This chapter is intended to provide a provisional investigation of the ways in which technologies of culture are both themselves produced by and in turn are productive of the social category ‘woman’ (Riley, 1988; Nicholson, 1990). It will include a consideration of both the gendered relations of cultural reproduction and the implications of such relations for the constitution of gender; that is, it will investigate both the ways in which gender has shaped the ordering of cultural reproduction and the significance of cultural reproduction for the organisation of gender relations. In particular, this chapter will argue that the emergence and development of modern cultural technologies have been a key factor in the shaping of femininity; the role they play will be analysed in terms of changes in the social organisation of the two axes of reproduction, that is, first, the capacity for copying at the moment of production, and, second, the relation between production and reception or the audience. It will further be argued that the social category of women has influenced the deployment of cultural technologies themselves, including the distinction between high and popular culture.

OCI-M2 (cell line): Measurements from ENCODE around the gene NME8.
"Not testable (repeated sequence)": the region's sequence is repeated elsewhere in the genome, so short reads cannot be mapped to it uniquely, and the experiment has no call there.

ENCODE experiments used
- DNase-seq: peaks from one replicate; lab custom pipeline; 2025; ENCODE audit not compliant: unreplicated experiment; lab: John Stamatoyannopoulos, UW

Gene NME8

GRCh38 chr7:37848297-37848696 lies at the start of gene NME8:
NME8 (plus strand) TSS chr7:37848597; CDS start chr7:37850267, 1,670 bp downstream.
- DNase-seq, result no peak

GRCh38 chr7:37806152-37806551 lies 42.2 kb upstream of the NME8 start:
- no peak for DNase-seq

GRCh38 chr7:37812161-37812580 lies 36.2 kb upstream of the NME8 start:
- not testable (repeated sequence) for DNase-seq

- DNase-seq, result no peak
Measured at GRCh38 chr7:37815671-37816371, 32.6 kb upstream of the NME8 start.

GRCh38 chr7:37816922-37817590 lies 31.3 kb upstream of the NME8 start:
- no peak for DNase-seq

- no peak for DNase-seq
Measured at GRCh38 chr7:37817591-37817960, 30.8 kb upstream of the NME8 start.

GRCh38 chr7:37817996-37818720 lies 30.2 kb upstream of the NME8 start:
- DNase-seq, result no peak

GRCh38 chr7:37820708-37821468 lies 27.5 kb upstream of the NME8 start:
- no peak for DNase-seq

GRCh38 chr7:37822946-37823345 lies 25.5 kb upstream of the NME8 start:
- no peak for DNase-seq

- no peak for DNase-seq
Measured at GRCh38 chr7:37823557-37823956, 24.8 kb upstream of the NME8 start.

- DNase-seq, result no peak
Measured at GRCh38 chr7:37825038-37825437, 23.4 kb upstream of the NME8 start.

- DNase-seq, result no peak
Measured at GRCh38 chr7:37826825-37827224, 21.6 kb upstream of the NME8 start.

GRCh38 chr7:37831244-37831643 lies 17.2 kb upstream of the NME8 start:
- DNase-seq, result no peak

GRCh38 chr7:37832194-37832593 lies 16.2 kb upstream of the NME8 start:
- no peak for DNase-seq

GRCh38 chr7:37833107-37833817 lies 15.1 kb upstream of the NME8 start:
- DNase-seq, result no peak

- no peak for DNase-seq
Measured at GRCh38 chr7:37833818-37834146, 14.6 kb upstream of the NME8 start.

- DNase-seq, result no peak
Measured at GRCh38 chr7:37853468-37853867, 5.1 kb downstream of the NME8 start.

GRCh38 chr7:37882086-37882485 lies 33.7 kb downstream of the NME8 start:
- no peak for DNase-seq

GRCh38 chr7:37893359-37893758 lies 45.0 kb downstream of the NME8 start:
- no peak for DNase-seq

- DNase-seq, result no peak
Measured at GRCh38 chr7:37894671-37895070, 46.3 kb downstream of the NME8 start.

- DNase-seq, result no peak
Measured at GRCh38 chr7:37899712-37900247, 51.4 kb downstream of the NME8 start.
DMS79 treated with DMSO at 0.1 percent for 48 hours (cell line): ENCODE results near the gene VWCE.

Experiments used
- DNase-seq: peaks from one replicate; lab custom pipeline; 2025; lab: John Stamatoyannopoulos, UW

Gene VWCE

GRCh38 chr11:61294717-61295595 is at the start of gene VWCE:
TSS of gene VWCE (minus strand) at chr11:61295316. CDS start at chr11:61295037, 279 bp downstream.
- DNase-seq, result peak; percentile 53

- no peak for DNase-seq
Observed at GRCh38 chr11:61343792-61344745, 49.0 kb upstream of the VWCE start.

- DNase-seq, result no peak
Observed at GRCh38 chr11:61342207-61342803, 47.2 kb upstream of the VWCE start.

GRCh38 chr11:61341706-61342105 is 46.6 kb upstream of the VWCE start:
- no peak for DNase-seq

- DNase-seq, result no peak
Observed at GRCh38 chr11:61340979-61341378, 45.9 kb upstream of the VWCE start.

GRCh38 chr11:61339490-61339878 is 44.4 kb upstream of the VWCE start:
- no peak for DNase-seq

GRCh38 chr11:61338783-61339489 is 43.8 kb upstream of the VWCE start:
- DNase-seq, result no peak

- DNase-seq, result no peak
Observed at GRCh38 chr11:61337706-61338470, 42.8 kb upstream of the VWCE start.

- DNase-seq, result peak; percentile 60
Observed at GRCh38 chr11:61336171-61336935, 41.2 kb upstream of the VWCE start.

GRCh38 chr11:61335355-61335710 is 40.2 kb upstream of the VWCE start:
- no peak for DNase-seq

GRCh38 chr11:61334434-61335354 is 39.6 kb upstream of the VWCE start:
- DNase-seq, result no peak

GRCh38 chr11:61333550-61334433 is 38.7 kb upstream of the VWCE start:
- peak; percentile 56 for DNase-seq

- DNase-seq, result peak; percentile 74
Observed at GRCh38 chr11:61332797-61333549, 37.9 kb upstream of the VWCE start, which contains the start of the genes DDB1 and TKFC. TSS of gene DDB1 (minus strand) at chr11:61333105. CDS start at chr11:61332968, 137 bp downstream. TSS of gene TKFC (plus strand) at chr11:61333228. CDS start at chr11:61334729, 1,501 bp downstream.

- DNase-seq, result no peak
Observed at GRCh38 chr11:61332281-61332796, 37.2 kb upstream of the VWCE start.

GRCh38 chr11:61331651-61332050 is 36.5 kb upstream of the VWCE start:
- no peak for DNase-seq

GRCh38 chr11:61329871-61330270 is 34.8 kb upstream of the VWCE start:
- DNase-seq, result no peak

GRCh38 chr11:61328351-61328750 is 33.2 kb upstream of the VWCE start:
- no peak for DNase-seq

This analysis is thus intended to add to recent feminist discussions of the ways in which the category of ‘woman’ is both the product and process of its representation and self-representation (de Lauretis, 1987). More specifically, it will be argued that this process has been characterised by a transition from the representation of woman as sign within modernism to the simulation of femininity in what has been called postmodern culture. Clearly, such a sweeping interpretation can only be made schematically here, and examples from visual arts,